The Apostles' Creed

circa 300 A.D.

I believe in God, the Father almighty,
Creator of Heaven and Earth.
I believe in Jesus Christ,
His only Son, our Lord.

He was conceived by the power of the Holy Spirit
and born of the Virgin Mary.
He suffered under Pontius Pilate,
was crucified, died, and was buried.

He descended to the dead.
On the third day he rose again.
He ascended into Heaven,
and is seated at the right hand of the Father.

He will come again to judge the living and the dead.
I believe in the Holy Spirit,
the holy catholic Church,
the communion of saints,

the forgiveness of sins,
the resurrection of the body,
and the life everlasting.



History reveals to us that it was called the "Apostles' Creed" because there were myths proliferating in the early Church that the apostles wrote it on the tenth day after Christ's ascension. However, the true origins of the creed is not precisely known. It is dated circa 300 a.d., and quickly grew in stature and has become the most popular creed used by Western Christians. This was because of its testimony in the simplicity of the essential beliefs, which the early Christian Church could readily identify with. Yet with all its uncomplicated structure, it wonderfully promoted the substantive nature and essence of the gospel. And by its liberal use of the words "I Believe," it set forth the standards by which Christians measure themselves, and encouraged faith in all those who pledged it.

It is interesting to note that the word "believe" is from the Old English word [beliven] which means, by-life. Thus, it is illustrating that Christians should live by this faith. Every time the words "I believe" are read, they are proclaiming the truth by which Christians live. I believe in God, the Father almighty, I believe in Jesus Christ, His only Son, our Lord. I believe in the Holy Spirit. This is at the very core of the scriptures, and is what the early Church vowed to live by. God, and everything established by God.

The word Creed itself is from the Latin [credo] meaning I believe, thus the apostles creed was a statement of Christian beliefs, or things which they trusted true. In some circles this creed is also known as "The Roman Symbol," because it was apparently used as a summary of Christian doctrine for baptismal candidates in the Roman churches.

Unfortunately some today have the mistaken idea that the word 'catholic' belongs to the Roman Catholic Church, and are puzzled as to why the Apostles' Creed would refer to the Holy 'Catholic' Church. Particularly, as it is truly an ecumenical symbol of faith. But it is important to understand that the term 'Catholic' simply referred to the "universal" Church of believers, and in no way implied what is today Roman Catholicism. That Rome claims to be the one catholic Church doesn't make it law. The word Catholic is simply a form of the Greek word [katholikos] which means, "of the whole." It is taken from two root words [kata], meaning pertaining to or about, and the word [holos], meaning the whole. i.e., it means the whole or Universal Church.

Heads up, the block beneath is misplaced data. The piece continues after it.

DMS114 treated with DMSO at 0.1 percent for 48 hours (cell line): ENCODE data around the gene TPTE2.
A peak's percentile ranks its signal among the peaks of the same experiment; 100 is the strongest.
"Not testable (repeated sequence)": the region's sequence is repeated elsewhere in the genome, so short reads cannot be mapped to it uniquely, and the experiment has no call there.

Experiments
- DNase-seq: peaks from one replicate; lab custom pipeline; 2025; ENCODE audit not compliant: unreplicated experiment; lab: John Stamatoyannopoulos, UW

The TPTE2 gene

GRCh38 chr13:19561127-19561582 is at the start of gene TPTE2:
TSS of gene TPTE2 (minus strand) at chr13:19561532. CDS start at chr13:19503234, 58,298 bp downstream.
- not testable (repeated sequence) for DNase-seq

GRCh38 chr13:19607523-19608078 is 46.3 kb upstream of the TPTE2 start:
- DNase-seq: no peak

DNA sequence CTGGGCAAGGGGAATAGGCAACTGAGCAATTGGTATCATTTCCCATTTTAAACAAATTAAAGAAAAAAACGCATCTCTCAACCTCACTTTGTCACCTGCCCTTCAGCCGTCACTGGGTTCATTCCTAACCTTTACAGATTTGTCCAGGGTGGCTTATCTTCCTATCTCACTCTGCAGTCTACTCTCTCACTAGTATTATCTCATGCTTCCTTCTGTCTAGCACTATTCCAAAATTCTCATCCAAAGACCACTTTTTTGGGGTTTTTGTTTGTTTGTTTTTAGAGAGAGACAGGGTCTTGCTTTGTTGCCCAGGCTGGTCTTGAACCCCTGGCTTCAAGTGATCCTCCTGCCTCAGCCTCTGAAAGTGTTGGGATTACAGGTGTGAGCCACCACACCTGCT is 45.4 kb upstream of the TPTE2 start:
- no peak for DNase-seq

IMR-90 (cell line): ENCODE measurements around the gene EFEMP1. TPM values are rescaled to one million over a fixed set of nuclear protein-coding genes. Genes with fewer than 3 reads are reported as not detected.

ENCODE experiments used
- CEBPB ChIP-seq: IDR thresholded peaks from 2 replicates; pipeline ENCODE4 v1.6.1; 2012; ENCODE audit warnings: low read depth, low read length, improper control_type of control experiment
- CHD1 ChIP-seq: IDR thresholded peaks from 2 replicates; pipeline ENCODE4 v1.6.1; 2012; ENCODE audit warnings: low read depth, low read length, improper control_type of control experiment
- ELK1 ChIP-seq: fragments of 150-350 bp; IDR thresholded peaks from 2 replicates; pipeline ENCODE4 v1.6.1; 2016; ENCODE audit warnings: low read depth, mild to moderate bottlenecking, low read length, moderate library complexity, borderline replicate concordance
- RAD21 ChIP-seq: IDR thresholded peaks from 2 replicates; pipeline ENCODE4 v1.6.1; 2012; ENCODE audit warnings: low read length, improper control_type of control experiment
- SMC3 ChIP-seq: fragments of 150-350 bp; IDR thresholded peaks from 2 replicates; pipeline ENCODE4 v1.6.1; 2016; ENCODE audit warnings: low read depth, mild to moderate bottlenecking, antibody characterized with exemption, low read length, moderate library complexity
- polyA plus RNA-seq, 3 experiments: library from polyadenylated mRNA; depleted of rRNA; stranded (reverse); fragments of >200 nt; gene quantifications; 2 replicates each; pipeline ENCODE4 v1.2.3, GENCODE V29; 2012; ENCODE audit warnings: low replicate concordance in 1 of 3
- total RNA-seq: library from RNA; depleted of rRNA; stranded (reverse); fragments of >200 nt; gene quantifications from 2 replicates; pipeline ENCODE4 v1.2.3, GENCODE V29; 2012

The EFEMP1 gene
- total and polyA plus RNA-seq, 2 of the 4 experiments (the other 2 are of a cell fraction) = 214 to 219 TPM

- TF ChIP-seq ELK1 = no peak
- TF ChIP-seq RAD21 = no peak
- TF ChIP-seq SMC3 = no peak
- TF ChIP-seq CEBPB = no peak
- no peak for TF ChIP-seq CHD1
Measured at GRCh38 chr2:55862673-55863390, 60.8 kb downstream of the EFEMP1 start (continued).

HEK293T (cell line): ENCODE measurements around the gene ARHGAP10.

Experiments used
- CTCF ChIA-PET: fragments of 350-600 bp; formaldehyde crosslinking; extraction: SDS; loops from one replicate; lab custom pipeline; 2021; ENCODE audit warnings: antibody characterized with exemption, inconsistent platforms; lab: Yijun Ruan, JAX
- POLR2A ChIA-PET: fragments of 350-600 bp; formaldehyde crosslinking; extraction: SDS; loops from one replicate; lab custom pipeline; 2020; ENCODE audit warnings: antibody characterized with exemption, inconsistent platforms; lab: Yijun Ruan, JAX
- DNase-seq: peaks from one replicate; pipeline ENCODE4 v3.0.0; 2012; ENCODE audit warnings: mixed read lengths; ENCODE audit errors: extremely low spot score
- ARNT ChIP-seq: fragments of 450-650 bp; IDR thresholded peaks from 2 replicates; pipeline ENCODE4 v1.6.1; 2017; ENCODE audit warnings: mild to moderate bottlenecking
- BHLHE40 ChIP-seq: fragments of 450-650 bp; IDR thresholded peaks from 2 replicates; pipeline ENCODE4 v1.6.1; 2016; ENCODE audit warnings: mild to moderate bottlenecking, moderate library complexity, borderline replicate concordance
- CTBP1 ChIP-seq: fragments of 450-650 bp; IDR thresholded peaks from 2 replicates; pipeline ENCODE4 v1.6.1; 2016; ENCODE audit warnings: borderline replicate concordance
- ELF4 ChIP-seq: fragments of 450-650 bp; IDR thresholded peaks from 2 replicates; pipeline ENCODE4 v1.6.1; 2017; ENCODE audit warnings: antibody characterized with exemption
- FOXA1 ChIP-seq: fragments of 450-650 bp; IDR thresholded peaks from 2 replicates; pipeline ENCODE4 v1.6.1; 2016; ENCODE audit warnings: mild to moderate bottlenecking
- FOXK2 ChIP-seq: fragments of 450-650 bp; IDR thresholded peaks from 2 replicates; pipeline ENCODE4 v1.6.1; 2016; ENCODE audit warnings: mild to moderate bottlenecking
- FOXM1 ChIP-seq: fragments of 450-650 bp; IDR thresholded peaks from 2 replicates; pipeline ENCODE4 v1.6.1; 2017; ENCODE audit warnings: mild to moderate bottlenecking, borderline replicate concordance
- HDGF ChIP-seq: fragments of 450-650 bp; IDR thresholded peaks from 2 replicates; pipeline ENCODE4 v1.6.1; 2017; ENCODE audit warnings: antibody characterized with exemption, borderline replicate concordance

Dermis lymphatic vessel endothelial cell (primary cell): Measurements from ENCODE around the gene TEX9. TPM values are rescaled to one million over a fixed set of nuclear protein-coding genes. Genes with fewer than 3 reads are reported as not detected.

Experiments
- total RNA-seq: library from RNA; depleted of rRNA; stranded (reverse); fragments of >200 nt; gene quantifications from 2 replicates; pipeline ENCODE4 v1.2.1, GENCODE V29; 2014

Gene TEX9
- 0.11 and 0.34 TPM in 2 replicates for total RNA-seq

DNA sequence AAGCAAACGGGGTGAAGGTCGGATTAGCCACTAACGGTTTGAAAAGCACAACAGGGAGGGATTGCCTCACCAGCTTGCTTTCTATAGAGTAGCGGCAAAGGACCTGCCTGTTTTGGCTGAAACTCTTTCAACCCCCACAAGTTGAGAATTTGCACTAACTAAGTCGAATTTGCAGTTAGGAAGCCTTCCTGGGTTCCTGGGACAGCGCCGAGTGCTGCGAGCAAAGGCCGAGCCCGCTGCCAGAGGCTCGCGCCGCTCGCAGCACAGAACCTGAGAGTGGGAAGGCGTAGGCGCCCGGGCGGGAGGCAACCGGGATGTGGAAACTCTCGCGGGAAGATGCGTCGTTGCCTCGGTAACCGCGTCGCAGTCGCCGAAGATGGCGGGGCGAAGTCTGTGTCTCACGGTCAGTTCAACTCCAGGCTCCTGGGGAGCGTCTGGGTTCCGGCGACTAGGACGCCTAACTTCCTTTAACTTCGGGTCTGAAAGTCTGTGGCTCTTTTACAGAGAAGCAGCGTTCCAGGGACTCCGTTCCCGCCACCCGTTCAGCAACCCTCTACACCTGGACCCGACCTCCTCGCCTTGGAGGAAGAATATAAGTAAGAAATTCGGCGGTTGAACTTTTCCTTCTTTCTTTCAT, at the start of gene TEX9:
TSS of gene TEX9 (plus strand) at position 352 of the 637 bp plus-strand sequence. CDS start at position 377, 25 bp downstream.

Before those grounded in sound Biblical Theology broke away from the dominant Church of Rome in protest (thus they were called, Protestants) of their slipping into idolatry, indulgences, and unscriptural practices, they were of the one whole (universal) Church. They still are. Rome can claim ownership of the word, but that is mere semantics. They have long ago left being Christ's Church under authority of God.

The name catholic in our day has digressed to denote a denomination rather than its true meaning. But in the early Church, it was the title denoting the Church's universal nature, and had nothing to do with a denomination in Rome. Denominations are an invention of man. There is only one universal Church. It's not a Roman Church, nor is it Baptist nor Presbyterian, but the one holy universal Church, which is beyond the bounds of denominationalism.

In the big picture, nothing has really changed today. The true Church of God is the Universal (Catholic, in Greek) Church, no matter what label man puts upon it by his denominational edict. The one Holy Universal Church because it is fulfilling its commission to go to the ends of the earth with the gospel. It exists all over the world and has gone by many denominational names.

The truth is, since we don't speak Greek, we could just as easily translate it:

I believe in the Holy Spirit,
The Holy Universal Church,
The communion of saints..

Every educated scholar of course knows this. But because Reformed Churches are steeped in tradition, and has a high regard for their creeds (nothing inherently wrong with that) it is still rendered (usually) the Holy Catholic Church. And really, there is no good reason to change it. Why should we? No denomination can usurp a word as exclusively their own. Just so long as we all understand that the word simply means universal.

To summarize, it is not called "The Apostles' Creed," because it was written or authored by any of the Apostles, it is called this because it is actually an excellent brief synopsis of what the Apostles taught. Moreover, it sets forth the Christian gospel of the trinity, God, and salvation, in a concise, though pertinent fashion, in simplicity, yet with proper reverential and liturgical high regard. The early declaration of belief and confession of faith.


Copyright 2000 Tony Warren
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Created 8/15/00 / Last Modified 12/23/00
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